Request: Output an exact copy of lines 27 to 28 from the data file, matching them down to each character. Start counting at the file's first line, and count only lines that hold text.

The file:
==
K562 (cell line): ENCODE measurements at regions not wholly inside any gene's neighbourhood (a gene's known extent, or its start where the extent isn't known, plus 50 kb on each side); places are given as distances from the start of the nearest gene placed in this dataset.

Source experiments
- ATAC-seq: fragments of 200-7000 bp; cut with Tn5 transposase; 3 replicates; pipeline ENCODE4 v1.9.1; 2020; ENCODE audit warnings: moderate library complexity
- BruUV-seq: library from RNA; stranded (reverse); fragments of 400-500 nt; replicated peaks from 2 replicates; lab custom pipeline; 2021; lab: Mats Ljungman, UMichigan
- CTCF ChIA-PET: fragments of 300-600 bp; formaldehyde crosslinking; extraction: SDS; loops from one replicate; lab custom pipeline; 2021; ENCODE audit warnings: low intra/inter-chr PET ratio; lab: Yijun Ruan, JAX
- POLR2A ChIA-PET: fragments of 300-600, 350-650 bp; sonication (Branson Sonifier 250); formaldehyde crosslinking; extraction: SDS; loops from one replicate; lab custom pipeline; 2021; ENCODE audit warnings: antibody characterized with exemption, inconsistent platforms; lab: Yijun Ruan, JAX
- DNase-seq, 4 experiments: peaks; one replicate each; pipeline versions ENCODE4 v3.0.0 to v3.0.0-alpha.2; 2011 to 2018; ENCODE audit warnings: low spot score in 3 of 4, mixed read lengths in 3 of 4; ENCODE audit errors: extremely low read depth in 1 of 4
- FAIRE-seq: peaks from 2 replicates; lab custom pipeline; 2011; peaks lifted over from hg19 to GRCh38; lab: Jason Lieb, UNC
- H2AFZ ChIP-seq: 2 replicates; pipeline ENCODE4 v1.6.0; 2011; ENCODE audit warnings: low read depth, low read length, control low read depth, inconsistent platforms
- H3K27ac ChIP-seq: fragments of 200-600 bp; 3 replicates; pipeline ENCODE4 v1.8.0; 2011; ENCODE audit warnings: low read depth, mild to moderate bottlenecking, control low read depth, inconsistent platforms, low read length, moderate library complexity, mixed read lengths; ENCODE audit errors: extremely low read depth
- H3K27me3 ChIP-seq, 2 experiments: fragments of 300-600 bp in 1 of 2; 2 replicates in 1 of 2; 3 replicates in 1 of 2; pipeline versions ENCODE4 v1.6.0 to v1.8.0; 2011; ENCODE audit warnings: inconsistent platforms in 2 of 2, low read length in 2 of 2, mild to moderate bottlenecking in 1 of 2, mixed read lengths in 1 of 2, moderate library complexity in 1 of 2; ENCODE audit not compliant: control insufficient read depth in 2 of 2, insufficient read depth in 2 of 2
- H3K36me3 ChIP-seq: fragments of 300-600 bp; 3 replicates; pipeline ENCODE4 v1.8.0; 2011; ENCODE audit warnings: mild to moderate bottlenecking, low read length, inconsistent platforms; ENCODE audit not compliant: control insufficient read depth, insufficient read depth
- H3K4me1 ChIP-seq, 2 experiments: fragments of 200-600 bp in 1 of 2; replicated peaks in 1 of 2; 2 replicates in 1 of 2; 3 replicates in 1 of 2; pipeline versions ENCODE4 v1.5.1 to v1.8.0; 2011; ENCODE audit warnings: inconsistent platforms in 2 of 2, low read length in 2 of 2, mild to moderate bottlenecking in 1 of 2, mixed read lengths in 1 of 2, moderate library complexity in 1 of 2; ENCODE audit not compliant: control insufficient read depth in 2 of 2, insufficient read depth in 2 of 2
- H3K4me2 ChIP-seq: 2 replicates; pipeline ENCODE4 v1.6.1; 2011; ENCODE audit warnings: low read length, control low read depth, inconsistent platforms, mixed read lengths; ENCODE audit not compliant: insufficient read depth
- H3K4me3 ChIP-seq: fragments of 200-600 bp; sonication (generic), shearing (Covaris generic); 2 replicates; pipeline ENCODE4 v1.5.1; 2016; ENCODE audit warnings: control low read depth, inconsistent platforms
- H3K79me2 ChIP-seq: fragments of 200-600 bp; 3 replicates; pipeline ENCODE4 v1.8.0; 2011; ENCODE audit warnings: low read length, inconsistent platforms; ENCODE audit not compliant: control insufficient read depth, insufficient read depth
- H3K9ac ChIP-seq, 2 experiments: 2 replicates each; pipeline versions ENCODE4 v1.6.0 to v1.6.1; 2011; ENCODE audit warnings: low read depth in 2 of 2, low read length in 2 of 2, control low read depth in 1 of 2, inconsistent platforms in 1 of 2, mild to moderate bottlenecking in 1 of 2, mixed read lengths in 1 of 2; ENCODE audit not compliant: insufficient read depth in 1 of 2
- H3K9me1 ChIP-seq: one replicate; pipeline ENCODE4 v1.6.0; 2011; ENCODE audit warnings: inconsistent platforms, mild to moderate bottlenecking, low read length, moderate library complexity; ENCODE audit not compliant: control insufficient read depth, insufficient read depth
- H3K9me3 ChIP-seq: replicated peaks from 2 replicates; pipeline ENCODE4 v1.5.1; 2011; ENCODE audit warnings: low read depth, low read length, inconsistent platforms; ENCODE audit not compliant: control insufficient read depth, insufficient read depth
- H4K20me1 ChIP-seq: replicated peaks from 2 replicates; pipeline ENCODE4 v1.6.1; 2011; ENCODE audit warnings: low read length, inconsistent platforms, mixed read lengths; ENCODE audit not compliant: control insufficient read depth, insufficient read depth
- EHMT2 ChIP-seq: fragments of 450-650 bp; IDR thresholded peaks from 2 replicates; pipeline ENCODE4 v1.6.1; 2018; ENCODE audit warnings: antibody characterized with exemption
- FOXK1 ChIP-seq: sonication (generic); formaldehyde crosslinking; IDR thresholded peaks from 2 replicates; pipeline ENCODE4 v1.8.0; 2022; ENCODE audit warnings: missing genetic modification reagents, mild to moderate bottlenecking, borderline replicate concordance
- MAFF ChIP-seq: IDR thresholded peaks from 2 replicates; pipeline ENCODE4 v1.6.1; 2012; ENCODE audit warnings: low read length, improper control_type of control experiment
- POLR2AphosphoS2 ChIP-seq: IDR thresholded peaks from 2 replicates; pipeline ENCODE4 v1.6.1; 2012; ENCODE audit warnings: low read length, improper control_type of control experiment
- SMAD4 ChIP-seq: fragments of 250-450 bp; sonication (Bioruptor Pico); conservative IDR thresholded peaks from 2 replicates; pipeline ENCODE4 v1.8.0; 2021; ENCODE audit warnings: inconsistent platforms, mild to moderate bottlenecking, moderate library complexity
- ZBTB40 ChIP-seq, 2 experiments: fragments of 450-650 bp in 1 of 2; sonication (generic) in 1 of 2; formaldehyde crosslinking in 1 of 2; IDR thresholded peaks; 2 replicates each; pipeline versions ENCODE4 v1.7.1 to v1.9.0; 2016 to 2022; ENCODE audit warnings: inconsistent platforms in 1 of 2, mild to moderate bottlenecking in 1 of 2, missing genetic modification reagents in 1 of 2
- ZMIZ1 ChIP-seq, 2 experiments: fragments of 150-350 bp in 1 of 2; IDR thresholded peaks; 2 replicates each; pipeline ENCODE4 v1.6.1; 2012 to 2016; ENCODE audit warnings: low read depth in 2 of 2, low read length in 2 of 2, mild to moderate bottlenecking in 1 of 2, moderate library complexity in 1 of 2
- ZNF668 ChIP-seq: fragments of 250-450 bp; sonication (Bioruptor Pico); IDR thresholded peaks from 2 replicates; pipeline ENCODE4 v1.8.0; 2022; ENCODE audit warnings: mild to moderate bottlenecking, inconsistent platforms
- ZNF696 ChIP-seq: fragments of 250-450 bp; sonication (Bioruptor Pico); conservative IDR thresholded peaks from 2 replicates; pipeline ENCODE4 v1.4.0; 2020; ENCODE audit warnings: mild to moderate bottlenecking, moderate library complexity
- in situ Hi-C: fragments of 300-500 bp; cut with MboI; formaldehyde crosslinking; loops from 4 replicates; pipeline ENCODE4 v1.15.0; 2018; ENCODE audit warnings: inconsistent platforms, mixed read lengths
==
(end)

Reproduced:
- ZMIZ1 ChIP-seq, 2 experiments: fragments of 150-350 bp in 1 of 2; IDR thresholded peaks; 2 replicates each; pipeline ENCODE4 v1.6.1; 2012 to 2016; ENCODE audit warnings: low read depth in 2 of 2, low read length in 2 of 2, mild to moderate bottlenecking in 1 of 2, moderate library complexity in 1 of 2
- ZNF668 ChIP-seq: fragments of 250-450 bp; sonication (Bioruptor Pico); IDR thresholded peaks from 2 replicates; pipeline ENCODE4 v1.8.0; 2022; ENCODE audit warnings: mild to moderate bottlenecking, inconsistent platforms